Processes for the manufacture of advanced metal matrix composites are rapidly approaching maturity in the research laboratory and there is growing interest in their transition to industrial production. However, research conducted to date has almost exclusively focused on overcoming the technical barriers to producing high-quality material and little attention has been given to the economical feasibility of these laboratory approaches and process cost issues. A quantitative cost modeling (QCM) approach was developed to address these issues. QCM are cost analysis tools based on predictive process models relating process conditions to the attributes of the final product. An important attribute, of the QCM approach is the ability to predict the sensitivity of material production costs to product quality and to quantitatively explore trade-offs between cost and quality. Applications of the cost models allow more efficient direction of future MMC process technology development and a more accurate assessment of MMC market potential. Cost models were developed for two state-of-the art metal matrix composite (MMC) manufacturing processes: tape casting and plasma spray deposition. Quality and Cost models are presented for both processes and the resulting predicted quality-cost curves are presented and discussed.

  8. Low-cost directionally-solidified turbine blades, volume 1

    NASA Technical Reports Server (NTRS)

    Sink, L. W.; Hoppin, G. S., III; Fujii, M.

    1979-01-01

    A low cost process of manufacturing high stress rupture strength directionally-solidified high pressure turbine blades was successfully developed for the TFE731-3 Turbofan Engine. The basic processing parameters were established using MAR-M 247 and employing the exothermic directional-solidification process in trial castings of turbine blades. Nickel-based alloys were evaluated as directionally-solidified cast blades. A new turbine blade, disk, and associated components were then designed using previously determined material properties. Engine tests were run and the results were analyzed and compared to the originally established goals. The results showed that the stress rupture strength of exothermically heated, directionally-solidified MAR-M 247 turbine blades exceeded program objectives and that the performance and cost reduction goals were achieved.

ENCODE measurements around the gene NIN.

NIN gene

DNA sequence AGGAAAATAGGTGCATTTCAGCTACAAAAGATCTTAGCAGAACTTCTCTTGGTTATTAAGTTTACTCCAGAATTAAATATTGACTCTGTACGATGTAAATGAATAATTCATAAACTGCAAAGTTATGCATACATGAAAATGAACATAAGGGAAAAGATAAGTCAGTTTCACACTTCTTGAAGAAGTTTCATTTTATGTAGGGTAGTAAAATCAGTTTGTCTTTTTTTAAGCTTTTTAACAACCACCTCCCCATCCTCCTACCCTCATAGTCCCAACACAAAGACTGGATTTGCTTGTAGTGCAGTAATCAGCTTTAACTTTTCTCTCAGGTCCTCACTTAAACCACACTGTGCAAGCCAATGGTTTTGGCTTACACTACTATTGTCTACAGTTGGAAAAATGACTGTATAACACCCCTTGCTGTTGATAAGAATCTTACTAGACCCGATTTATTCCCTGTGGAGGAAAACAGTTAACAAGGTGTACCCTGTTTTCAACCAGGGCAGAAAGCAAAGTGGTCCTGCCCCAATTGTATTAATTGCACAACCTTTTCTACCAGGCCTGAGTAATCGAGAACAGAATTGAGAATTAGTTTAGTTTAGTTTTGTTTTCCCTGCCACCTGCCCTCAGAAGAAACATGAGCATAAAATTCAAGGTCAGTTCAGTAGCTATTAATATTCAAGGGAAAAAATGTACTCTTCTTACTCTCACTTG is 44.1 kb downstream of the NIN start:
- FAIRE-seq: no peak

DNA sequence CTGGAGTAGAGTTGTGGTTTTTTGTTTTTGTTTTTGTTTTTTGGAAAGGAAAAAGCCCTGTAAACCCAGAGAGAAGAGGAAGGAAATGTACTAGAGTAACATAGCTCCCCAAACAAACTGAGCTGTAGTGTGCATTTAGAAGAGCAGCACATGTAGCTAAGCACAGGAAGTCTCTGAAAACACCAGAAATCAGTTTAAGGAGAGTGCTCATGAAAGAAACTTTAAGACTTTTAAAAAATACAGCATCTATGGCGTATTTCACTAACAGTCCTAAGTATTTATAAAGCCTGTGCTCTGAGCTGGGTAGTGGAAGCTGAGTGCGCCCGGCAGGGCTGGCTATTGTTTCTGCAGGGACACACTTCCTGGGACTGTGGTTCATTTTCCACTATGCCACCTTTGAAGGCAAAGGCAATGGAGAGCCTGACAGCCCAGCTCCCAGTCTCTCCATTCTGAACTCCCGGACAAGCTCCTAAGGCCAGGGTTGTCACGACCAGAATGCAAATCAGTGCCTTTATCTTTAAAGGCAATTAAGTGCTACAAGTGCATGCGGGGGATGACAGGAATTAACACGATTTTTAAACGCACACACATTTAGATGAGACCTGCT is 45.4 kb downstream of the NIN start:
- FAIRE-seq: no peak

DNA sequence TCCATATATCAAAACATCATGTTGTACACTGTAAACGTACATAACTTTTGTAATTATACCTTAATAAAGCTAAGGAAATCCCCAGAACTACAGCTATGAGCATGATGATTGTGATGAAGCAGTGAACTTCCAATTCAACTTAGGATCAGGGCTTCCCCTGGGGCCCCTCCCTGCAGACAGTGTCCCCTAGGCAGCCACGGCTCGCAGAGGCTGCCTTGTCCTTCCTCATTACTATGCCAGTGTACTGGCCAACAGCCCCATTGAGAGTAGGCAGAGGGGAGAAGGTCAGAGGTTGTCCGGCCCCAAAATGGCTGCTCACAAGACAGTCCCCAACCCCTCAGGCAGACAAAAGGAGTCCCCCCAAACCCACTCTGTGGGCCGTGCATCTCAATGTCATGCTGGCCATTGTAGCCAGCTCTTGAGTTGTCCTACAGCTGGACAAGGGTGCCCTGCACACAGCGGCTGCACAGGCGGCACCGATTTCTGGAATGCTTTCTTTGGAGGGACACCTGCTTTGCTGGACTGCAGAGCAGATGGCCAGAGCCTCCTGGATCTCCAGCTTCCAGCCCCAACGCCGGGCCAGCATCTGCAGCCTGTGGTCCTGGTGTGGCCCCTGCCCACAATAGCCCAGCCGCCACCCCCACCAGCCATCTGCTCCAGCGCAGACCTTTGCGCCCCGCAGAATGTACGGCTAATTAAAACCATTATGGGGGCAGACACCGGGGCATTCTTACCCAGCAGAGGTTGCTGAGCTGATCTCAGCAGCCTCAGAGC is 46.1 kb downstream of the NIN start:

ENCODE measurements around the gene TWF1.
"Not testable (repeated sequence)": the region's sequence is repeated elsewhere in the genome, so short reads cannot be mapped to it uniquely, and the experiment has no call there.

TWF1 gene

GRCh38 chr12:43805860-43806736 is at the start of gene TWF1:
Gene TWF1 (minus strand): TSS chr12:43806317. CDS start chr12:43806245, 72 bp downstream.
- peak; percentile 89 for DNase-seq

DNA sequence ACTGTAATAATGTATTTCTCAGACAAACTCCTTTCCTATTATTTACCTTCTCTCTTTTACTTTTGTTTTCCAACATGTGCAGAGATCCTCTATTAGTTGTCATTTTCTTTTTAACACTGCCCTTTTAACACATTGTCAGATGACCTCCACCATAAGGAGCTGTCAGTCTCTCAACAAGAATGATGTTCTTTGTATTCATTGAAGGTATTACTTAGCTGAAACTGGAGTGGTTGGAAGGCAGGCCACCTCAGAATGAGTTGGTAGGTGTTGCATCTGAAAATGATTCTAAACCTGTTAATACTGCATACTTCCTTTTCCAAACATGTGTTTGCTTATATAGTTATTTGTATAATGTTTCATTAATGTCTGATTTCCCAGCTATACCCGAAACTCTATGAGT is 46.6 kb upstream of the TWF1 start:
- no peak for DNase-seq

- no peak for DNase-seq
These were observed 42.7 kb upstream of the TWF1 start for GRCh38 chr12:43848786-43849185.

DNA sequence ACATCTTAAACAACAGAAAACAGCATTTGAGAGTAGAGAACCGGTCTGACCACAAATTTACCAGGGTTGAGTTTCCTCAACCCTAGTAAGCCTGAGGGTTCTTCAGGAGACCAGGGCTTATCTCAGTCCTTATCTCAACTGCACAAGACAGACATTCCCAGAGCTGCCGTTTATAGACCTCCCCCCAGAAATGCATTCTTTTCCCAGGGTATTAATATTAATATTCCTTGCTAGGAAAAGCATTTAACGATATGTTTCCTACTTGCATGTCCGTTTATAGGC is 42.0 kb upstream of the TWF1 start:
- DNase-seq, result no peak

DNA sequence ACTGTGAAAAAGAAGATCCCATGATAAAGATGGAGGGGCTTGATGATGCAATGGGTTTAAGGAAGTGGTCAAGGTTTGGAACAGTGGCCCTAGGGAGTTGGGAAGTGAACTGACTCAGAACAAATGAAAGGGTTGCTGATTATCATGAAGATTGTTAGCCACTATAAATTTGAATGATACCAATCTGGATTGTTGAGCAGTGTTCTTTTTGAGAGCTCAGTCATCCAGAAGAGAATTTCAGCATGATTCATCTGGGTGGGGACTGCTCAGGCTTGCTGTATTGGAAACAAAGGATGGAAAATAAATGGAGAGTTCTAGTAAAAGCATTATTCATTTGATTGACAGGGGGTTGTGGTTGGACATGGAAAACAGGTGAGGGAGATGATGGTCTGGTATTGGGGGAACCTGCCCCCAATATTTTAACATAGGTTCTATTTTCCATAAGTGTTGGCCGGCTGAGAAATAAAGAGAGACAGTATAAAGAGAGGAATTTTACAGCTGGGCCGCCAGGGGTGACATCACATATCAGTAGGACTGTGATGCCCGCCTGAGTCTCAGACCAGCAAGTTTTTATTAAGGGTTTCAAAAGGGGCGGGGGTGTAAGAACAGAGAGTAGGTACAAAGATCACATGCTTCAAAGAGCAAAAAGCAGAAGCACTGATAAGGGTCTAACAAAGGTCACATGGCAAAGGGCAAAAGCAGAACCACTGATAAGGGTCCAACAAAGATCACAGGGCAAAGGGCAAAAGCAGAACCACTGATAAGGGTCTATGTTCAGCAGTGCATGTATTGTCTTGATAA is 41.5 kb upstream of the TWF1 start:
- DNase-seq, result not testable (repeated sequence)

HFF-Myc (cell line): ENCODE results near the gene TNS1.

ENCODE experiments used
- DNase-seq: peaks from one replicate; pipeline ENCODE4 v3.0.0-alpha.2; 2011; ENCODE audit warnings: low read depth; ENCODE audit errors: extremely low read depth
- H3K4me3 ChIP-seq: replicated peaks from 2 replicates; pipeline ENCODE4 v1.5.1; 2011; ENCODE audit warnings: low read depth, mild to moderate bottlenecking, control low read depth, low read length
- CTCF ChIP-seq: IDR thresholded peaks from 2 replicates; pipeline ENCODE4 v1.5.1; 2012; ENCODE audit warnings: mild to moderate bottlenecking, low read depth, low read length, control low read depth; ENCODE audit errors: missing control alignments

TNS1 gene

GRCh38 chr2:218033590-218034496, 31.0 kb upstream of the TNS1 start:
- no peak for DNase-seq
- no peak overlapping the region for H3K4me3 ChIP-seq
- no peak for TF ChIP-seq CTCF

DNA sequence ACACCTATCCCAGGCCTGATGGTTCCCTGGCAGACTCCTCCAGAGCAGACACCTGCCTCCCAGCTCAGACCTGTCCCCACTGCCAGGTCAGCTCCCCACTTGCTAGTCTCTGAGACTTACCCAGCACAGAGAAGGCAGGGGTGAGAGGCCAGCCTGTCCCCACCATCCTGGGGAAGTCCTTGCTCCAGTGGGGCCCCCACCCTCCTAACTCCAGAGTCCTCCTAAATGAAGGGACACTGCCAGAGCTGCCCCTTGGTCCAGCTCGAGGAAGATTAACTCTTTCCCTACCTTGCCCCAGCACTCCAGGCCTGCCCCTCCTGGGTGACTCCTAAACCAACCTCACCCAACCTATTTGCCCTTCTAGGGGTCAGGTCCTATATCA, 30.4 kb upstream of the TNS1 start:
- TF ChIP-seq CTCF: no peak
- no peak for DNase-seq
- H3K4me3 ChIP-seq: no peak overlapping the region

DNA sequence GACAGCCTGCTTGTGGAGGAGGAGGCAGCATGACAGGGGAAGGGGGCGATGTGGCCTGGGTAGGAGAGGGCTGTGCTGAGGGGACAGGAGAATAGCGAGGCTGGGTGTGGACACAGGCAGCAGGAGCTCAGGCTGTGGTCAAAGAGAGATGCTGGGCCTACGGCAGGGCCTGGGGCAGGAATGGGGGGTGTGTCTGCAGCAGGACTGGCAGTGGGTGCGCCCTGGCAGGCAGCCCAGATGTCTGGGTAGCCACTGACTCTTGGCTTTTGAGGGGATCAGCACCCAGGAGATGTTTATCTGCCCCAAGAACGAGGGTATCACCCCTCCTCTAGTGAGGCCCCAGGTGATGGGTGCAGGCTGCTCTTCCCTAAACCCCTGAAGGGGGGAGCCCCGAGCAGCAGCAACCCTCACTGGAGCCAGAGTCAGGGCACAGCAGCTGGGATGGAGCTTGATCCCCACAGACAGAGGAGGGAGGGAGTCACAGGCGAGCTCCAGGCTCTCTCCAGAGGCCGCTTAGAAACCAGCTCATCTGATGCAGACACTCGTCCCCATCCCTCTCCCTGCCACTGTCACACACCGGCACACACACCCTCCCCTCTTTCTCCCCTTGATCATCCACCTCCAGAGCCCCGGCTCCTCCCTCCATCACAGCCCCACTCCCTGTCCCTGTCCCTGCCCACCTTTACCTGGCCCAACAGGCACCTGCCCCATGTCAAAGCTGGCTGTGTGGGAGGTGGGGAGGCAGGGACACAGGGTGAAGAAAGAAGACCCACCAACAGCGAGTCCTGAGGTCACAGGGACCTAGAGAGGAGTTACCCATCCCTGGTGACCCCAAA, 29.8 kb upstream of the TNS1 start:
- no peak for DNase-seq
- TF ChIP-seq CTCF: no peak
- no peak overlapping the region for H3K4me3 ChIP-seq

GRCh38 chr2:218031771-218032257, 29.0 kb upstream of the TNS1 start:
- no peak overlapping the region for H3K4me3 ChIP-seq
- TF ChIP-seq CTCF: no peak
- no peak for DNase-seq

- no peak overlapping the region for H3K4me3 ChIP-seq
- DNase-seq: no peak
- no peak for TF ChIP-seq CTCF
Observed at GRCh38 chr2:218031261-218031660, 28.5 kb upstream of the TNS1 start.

9. A simulation study on garment manufacturing process

    NASA Astrophysics Data System (ADS)

    Liong, Choong-Yeun; Rahim, Nur Azreen Abdul

    2015-02-01

    Garment industry is an important industry and continues to evolve in order to meet the consumers' high demands. Therefore, elements of innovation and improvement are important. In this work, research studies were conducted at a local company in order to model the sewing process of clothes manufacturing by using simulation modeling. Clothes manufacturing at the company involves 14 main processes, which are connecting the pattern, center sewing and side neating, pockets sewing, backside-sewing, attaching the front and back, sleeves preparation, attaching the sleeves and over lock, collar preparation, collar sewing, bottomedge sewing, buttonholing sewing, removing excess thread, marking button, and button cross sewing. Those fourteen processes are operated by six tailors only. The last four sets of processes are done by a single tailor. Data collection was conducted by on site observation and the probability distribution of processing time for each of the processes is determined by using @Risk's Bestfit. Then a simulation model is developed using Arena Software based on the data collected. Animated simulation model is developed in order to facilitate understanding and verifying that the model represents the actual system. With such model, what if analysis and different scenarios of operations can be experimented with virtually. The animation and improvement models will be presented in further work.

  10. Big Data Analysis of Manufacturing Processes

    NASA Astrophysics Data System (ADS)

    Windmann, Stefan; Maier, Alexander; Niggemann, Oliver; Frey, Christian; Bernardi, Ansgar; Gu, Ying; Pfrommer, Holger; Steckel, Thilo; Krüger, Michael; Kraus, Robert

    2015-11-01